Employment law: What's in store for 2015?
Simon Rice-Birchall, January 05, 2015
Simon Rice-Birchall, a partner at law firm Eversheds, shares his employment law predictions for 2015.
Notable themes of 2014
Despite their significant ongoing impact, employment tribunal fees are still in force after the High Court rejected Unison’s claim that the fees regime is unlawful. However, the longer term future of the fees is not secure. Unison could well appeal to the Court of Appeal. Furthermore, a change in government at the election next year could result in a significant reduction in fee levels: both the Labour party and Liberal Democrats have indicated that they would reduce fees. There has also been talk of plans to devolve power over the employment tribunal system in Scotland, which means that the time is ripe for the promised wholesale review of how the remaining system will operate in England and Wales.
In addition, recent rulings from the Court of Justice and the Employment Appeal Tribunal suggest that many employers have been underpaying elements of holiday pay for the past 15 years. Employers who have not already done so should now urgently review holiday pay arrangements to assess potential liabilities, including the risk of claims for back pay, and consider whether to make changes now.
What's in store for 2015
From 5 April 2015:
Shared parental leave will be available to parents of children due to be born or placed for adoption. The two weeks compulsory maternity leave is retained but eligible parents will be able to share some or all of the remaining maternity (or adoption) leave and pay, replacing additional paternity leave. The new regime is enlightened, but complex, with enhanced pay practices posing a dilemma for employers.
Adopters will also be entitled to time off work to attend pre-adoption meetings; adoption leave will become a ‘day one’ right, with no qualifying service; and adoption pay will be enhanced to 90% of pay for the first six weeks. Parents fostering a child under the ‘Fostering to Adopt’ scheme will be eligible for adoption leave (and shared parental leave), as will eligible surrogate parents.
The period within which ‘ordinary’ unpaid parental leave can be taken is to be extended up to the child’s 18th birthday, rather than before the child’s 5th birthday. Policies will need to be updated to reflect these changed entitlements.
Changes will also be made to pensions legislation aimed at giving individuals greater flexibility when accessing their pension savings. Employers need to understand these changes and consider whether to update their plan’s design to accommodate new options. Default funds under defined contribution plans should be reviewed to ensure they remain suitable and a communication strategy developed to make members aware of the changes.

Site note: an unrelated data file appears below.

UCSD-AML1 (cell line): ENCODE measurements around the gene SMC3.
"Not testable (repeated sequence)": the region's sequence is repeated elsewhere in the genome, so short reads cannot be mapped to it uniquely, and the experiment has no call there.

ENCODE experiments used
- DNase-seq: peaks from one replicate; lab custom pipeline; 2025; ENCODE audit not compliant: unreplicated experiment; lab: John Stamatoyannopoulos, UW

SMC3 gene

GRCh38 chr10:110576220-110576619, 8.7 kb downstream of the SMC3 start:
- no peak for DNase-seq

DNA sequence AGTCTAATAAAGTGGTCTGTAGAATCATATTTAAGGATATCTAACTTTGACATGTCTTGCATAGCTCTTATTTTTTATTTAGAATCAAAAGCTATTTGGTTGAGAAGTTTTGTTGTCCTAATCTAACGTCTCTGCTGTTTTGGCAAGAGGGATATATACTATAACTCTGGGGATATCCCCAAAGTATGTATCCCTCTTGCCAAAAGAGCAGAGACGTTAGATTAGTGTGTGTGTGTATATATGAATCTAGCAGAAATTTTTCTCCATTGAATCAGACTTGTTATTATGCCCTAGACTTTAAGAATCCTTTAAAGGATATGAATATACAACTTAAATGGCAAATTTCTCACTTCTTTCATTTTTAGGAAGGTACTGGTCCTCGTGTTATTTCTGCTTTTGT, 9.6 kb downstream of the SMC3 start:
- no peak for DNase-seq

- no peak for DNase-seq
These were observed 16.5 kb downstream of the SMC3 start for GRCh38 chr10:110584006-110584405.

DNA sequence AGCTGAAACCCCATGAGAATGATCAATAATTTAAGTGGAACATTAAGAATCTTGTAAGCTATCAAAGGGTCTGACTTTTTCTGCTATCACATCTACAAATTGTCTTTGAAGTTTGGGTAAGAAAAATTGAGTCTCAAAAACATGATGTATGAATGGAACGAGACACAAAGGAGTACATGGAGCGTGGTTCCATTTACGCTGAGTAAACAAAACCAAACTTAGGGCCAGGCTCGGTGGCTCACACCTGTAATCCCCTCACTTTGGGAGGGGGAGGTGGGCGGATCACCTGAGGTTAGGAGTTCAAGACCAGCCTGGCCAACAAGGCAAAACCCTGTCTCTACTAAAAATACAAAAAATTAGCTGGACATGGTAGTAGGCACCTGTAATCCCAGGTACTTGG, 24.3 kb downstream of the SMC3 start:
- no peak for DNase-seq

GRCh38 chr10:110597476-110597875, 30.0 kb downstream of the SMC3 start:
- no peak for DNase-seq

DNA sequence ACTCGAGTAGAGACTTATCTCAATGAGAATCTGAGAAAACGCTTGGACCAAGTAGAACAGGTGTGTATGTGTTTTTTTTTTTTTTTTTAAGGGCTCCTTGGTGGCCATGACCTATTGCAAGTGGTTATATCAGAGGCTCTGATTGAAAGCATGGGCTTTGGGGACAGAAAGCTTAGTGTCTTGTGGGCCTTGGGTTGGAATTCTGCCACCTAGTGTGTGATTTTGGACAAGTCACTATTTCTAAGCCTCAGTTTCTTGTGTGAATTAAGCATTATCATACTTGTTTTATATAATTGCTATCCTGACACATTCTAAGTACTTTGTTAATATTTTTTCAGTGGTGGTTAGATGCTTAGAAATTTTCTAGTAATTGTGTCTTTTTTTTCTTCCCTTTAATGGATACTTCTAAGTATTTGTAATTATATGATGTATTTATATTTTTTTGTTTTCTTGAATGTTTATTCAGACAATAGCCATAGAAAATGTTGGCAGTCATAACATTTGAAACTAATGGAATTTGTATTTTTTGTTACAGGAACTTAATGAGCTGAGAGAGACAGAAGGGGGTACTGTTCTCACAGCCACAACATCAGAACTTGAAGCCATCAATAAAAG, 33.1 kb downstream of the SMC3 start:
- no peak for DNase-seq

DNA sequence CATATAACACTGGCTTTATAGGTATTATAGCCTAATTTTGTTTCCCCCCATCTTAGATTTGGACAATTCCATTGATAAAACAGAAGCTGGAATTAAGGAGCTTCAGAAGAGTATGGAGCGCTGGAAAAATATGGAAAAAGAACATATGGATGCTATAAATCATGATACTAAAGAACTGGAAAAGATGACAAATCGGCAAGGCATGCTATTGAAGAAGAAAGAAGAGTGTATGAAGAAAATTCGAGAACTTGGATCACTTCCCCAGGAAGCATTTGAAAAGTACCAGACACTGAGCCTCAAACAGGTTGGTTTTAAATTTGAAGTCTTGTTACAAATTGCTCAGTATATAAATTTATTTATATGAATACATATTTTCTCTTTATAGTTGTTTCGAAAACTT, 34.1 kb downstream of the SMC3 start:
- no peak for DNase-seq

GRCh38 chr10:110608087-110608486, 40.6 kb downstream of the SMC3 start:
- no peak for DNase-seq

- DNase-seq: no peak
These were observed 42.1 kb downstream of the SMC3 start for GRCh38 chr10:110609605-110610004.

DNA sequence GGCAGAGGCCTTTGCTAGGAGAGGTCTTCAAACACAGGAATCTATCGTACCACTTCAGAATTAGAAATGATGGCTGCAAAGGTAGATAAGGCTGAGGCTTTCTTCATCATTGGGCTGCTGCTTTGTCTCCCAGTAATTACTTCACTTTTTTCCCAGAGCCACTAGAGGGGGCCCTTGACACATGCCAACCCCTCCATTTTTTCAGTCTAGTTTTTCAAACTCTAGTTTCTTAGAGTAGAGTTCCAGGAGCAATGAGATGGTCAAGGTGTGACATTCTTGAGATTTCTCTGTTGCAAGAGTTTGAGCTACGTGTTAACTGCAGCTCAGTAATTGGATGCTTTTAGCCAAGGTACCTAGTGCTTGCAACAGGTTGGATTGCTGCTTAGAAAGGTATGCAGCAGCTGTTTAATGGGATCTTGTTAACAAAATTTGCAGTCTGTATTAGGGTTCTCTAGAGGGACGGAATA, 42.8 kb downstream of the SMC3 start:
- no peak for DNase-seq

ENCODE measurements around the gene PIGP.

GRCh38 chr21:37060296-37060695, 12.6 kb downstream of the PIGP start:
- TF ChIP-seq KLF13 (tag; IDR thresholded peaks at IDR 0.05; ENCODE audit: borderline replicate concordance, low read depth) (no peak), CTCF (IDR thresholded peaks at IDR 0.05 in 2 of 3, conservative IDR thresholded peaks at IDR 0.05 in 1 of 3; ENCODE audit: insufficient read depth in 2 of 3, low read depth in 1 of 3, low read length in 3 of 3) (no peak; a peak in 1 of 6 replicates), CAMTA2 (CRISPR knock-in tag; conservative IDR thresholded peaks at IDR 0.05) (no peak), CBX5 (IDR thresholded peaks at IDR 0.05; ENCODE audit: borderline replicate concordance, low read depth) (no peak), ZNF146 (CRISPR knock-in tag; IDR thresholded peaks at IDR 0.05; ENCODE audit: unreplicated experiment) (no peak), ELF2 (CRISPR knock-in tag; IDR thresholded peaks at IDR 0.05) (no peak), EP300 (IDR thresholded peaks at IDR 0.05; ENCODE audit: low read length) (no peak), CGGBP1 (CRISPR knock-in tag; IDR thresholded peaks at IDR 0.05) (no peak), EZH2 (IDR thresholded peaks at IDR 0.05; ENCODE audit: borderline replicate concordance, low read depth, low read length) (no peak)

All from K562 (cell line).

The new Fit for Work service will be phased in, and will place greater responsibility on employers to encourage a return to work. The new service will independently assess employees’ ability to work and recommend steps to help them stay in or return to work. Employers should review relevant procedures to ensure they reflect new practice, and consider impact upon any in-house occupational health resource.
What else might be in store for 2015?
Looking forward, the pressure is on the government to complete its employment reforms before the election. The Small Business, Enterprise and Employment Bill impacts on zero-hours contracts and public sector exit payments, and the employment status review could lead to an extension of employment rights to all workers. In addition, if passed, the Modern Slavery Bill will require employers to monitor their supply chains.
Meanwhile, the main political parties have started to reveal details of their likely manifesto commitments ahead of next year’s general election. All three main parties promise reform to zero-hour contracts and some extension to those who benefit from employment rights. Both Labour and the Liberal Democrats also have similar proposals aimed at improving pay transparency and both have commitments to incentivise the living wage and improve enforcement of employment rights such as the minimum wage.
However, there are clearly big differences between Party policies concerning our relationship with the European Union and the European Convention on Human Rights.
No doubt the manifesto writers are currently hard at work. However, it is already clear that employment law and politics are closely intertwined in the upcoming general election.
Simon Rice-Birchall is a partner at law firm Eversheds